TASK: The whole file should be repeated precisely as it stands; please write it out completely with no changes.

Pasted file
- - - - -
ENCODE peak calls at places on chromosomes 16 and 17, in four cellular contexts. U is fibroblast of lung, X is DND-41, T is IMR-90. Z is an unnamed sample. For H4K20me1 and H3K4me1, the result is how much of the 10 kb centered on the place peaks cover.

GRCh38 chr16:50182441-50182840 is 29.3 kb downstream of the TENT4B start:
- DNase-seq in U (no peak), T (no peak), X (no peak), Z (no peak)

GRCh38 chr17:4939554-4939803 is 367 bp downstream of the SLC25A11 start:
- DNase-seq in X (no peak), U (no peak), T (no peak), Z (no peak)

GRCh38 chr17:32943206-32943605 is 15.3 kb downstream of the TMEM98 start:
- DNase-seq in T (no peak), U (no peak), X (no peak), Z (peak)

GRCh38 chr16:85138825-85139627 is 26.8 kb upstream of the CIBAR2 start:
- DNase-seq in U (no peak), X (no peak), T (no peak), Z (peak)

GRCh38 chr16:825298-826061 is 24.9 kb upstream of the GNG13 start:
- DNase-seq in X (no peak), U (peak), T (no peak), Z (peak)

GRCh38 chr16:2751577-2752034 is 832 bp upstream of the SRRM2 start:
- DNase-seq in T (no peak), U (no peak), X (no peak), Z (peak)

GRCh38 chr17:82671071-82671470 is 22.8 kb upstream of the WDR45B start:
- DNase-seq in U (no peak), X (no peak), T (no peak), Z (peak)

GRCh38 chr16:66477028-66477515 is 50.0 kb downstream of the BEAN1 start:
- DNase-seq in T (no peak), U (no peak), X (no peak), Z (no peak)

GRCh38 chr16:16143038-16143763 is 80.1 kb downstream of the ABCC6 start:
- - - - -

ENCODE peak calls at places on chromosomes 16 and 17, in four cellular contexts. U is fibroblast of lung, X is DND-41, T is IMR-90. Z is an unnamed sample. For H4K20me1 and H3K4me1, the result is how much of the 10 kb centered on the place peaks cover.

GRCh38 chr16:50182441-50182840 is 29.3 kb downstream of the TENT4B start:
- DNase-seq in U (no peak), T (no peak), X (no peak), Z (no peak)

GRCh38 chr17:4939554-4939803 is 367 bp downstream of the SLC25A11 start:
- DNase-seq in X (no peak), U (no peak), T (no peak), Z (no peak)

GRCh38 chr17:32943206-32943605 is 15.3 kb downstream of the TMEM98 start:
- DNase-seq in T (no peak), U (no peak), X (no peak), Z (peak)

GRCh38 chr16:85138825-85139627 is 26.8 kb upstream of the CIBAR2 start:
- DNase-seq in U (no peak), X (no peak), T (no peak), Z (peak)

GRCh38 chr16:825298-826061 is 24.9 kb upstream of the GNG13 start:
- DNase-seq in X (no peak), U (peak), T (no peak), Z (peak)

GRCh38 chr16:2751577-2752034 is 832 bp upstream of the SRRM2 start:
- DNase-seq in T (no peak), U (no peak), X (no peak), Z (peak)

GRCh38 chr17:82671071-82671470 is 22.8 kb upstream of the WDR45B start:
- DNase-seq in U (no peak), X (no peak), T (no peak), Z (peak)

GRCh38 chr16:66477028-66477515 is 50.0 kb downstream of the BEAN1 start:
- DNase-seq in T (no peak), U (no peak), X (no peak), Z (no peak)

GRCh38 chr16:16143038-16143763 is 80.1 kb downstream of the ABCC6 start: